Russia, NATO in row over Kosovo, NATO expansion

NATO Secretary General Jaap de Hoop Scheffer on Monday asked Russia not to block a United Nations Security Council resolution which may lead to the independence of Kosovo but a senior Russian legislator said it will use its veto.

"It is highly probable that Russia will veto the U.N. Security Council resolution granting independence to Kosovo," Chairman Sergei Mironov of the Federation Council, the upper house of Russian parliament said in a Ekho Moskvy radio program.

NATO expects to solve the Kosovo issue at the United Nations as soon as possible by adopting the UN resolution consisting of Martti Ahtisaari's plan, Scheffer was quoted by Russian news agencies as saying.

U.N. Kosovo envoy Martti Ahtisaari has proposed internationally supervised independence for Kosovo, a move backed by the United States, most EU countries and Kosovo's Albanian leaders but rejected by Serbia and its traditional ally Russia.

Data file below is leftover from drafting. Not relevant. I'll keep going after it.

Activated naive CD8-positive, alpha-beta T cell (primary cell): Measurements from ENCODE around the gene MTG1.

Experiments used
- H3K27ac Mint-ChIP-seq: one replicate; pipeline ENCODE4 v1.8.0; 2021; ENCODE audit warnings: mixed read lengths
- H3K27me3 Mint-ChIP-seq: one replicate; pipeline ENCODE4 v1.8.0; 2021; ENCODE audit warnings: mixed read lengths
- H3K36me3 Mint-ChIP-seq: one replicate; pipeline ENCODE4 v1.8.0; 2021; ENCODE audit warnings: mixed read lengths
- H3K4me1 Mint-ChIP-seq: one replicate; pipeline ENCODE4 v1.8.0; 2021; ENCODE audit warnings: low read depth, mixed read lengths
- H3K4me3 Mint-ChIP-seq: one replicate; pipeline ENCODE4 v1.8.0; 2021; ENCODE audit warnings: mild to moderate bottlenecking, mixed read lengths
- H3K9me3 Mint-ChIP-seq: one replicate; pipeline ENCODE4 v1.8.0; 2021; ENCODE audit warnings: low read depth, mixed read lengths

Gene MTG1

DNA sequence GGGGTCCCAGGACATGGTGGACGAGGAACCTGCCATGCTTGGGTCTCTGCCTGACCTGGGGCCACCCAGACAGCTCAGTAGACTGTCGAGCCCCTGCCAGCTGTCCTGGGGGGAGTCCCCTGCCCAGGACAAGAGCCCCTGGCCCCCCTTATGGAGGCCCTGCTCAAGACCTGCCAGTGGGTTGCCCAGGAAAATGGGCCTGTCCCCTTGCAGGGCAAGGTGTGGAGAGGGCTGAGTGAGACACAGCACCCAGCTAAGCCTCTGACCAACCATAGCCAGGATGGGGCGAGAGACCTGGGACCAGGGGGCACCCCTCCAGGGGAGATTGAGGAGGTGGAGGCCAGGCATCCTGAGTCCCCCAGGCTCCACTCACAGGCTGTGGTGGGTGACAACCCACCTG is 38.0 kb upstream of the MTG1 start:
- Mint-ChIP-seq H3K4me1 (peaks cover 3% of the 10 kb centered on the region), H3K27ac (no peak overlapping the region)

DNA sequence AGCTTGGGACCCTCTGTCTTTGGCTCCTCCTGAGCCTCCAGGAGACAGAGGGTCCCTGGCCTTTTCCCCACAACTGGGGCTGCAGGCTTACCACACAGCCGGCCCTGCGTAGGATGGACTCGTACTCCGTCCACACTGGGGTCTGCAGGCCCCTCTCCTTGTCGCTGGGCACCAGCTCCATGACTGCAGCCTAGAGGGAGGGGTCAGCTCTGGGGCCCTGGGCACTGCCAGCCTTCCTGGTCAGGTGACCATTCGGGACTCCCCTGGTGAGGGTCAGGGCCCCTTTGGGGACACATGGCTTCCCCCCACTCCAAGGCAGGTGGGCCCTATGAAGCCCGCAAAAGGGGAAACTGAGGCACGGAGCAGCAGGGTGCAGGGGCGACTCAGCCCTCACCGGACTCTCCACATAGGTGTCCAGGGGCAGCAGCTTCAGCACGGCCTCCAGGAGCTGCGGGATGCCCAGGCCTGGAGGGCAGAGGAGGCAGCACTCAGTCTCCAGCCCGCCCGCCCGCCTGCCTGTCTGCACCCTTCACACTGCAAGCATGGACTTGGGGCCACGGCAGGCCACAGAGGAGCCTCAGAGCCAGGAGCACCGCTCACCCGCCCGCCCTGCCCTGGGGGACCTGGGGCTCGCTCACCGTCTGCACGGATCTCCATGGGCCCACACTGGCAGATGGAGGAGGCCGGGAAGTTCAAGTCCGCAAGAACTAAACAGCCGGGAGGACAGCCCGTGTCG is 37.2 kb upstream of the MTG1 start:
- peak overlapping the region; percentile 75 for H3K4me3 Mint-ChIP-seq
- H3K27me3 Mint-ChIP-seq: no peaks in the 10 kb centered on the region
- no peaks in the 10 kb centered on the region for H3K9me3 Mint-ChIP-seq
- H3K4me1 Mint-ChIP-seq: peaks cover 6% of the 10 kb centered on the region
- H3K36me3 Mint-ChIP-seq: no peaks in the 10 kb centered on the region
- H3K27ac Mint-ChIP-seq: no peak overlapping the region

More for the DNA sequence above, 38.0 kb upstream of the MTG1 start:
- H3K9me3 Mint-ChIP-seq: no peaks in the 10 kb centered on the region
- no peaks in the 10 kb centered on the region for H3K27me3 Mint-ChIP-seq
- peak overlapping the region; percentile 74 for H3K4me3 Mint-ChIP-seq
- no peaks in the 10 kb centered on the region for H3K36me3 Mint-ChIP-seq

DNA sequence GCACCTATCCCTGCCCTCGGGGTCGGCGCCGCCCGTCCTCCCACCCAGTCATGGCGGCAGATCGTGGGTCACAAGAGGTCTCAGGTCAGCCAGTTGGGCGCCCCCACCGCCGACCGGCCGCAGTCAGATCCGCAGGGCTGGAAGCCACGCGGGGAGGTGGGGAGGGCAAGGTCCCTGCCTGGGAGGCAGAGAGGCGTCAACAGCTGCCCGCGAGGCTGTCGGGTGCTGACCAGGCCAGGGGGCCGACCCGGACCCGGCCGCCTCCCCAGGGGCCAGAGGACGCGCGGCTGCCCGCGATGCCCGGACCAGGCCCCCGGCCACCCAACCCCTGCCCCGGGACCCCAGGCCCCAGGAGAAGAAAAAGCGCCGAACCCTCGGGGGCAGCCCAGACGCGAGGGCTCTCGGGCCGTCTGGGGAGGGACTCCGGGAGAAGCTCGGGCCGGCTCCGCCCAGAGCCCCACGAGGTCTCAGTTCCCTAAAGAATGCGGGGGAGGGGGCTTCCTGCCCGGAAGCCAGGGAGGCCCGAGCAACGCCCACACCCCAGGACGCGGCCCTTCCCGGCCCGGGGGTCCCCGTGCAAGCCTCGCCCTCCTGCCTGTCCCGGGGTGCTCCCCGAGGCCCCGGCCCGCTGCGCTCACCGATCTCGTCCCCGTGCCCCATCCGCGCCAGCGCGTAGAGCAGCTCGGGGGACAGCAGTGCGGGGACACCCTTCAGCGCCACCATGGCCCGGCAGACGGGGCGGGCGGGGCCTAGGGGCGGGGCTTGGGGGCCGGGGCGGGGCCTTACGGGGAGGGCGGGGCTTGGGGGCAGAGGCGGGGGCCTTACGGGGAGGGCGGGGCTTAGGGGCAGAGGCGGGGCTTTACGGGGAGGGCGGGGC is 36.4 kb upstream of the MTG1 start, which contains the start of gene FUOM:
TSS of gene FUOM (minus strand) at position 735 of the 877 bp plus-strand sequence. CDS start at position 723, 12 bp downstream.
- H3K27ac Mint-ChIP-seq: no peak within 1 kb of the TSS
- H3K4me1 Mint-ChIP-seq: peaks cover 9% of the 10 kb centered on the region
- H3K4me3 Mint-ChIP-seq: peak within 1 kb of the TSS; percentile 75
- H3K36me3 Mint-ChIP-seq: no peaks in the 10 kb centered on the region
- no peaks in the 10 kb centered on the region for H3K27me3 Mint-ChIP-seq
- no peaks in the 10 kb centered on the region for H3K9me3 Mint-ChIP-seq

Moscow insisted that the future status of the Serbian province should be decided after all concerned sides, especially Serbia, have agreed on it.

"We suggest continuing talks and look for settlement together. One should not forestall events and create prerequisites for Kosovo's independence," said Mironov, who also voiced concern at NATO's eastward expansion.

"Russia is concerned by a geographic expansion of NATO, which has no grounds," the parliament leader was quoted as saying at a Russian-NATO conference held on Monday in St. Petersburg, Russia.

Scheffer, however, said the alliance's enlargement was not a threat to Russia and there's no talks on membership with the former Soviet republic Georgia.

Russia has been worried about the enlargement of NATO as it has admitted 10 former Eastern Bloc states, including three former Soviet Baltic republics, since early 1990s.

Kosovo, with 90 percent of its population made up of ethnic Albanians, has been run by the United Nations since 1999.

Its future status talks between Kosovo's Albanian majority and Serbian authorities were first officially launched in November 2005, but ended in vain.

Source: Xinhua

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